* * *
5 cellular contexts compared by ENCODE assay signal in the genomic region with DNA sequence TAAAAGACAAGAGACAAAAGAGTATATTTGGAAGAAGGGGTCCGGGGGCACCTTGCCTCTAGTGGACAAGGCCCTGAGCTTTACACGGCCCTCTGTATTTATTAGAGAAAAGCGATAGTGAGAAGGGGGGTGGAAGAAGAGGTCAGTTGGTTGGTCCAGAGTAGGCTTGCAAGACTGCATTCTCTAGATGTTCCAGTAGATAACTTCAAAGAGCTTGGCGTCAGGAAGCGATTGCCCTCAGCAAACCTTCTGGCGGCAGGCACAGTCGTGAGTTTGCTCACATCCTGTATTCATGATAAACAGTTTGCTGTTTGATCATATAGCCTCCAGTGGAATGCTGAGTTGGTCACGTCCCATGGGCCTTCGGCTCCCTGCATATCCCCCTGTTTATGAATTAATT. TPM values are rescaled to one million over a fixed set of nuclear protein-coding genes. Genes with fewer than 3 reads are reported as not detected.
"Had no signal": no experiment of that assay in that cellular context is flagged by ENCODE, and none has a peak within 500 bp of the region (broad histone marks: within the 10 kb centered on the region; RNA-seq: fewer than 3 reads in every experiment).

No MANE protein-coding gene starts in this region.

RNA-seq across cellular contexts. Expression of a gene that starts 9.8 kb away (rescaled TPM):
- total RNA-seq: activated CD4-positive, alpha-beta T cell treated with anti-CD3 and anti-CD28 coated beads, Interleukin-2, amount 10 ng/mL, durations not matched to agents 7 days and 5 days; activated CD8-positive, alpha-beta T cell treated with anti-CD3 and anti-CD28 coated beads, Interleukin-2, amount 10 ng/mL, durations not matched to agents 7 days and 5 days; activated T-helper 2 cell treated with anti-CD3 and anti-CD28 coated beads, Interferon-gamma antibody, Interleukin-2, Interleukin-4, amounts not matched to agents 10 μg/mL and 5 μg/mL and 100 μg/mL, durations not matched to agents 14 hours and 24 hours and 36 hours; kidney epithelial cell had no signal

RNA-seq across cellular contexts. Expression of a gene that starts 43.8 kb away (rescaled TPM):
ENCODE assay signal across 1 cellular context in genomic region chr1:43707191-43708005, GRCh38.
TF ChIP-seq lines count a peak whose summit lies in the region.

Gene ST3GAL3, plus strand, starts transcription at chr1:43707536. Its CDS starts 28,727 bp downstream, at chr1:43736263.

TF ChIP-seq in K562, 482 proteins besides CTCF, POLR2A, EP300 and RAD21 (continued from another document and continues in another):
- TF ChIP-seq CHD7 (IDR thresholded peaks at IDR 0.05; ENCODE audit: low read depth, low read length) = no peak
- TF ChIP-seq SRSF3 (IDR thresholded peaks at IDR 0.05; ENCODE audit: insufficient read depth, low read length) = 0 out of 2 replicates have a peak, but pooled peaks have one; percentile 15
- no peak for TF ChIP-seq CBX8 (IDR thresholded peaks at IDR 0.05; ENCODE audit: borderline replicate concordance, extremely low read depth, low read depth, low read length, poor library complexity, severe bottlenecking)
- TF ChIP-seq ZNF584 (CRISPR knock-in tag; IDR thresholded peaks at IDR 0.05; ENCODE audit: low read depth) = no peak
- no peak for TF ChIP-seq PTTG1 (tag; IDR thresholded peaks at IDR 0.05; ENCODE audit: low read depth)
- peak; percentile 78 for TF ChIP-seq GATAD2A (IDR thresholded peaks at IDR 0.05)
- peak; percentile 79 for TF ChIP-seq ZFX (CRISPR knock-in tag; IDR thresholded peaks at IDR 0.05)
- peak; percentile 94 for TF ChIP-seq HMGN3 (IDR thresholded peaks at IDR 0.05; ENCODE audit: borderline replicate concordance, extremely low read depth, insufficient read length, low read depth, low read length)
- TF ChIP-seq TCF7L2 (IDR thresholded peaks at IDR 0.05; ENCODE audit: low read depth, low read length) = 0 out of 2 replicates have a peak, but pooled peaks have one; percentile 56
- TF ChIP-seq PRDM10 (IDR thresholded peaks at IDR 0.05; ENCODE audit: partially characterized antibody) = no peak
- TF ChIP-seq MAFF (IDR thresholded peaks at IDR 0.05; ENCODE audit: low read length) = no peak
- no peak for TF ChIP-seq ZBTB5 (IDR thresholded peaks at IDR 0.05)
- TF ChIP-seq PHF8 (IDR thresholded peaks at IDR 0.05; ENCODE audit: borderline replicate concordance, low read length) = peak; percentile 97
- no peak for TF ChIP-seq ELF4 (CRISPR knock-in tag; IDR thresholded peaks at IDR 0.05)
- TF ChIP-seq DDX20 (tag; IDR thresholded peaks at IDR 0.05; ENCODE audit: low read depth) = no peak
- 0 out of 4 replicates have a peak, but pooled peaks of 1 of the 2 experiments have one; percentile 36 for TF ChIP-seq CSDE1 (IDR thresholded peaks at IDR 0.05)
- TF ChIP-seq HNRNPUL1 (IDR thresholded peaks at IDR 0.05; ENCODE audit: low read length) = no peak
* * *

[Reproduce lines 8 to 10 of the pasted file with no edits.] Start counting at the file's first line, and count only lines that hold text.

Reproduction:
TF ChIP-seq lines count a peak whose summit lies in the region.

Gene ST3GAL3, plus strand, starts transcription at chr1:43707536. Its CDS starts 28,727 bp downstream, at chr1:43736263.

TF ChIP-seq in K562, 482 proteins besides CTCF, POLR2A, EP300 and RAD21 (continued from another document and continues in another):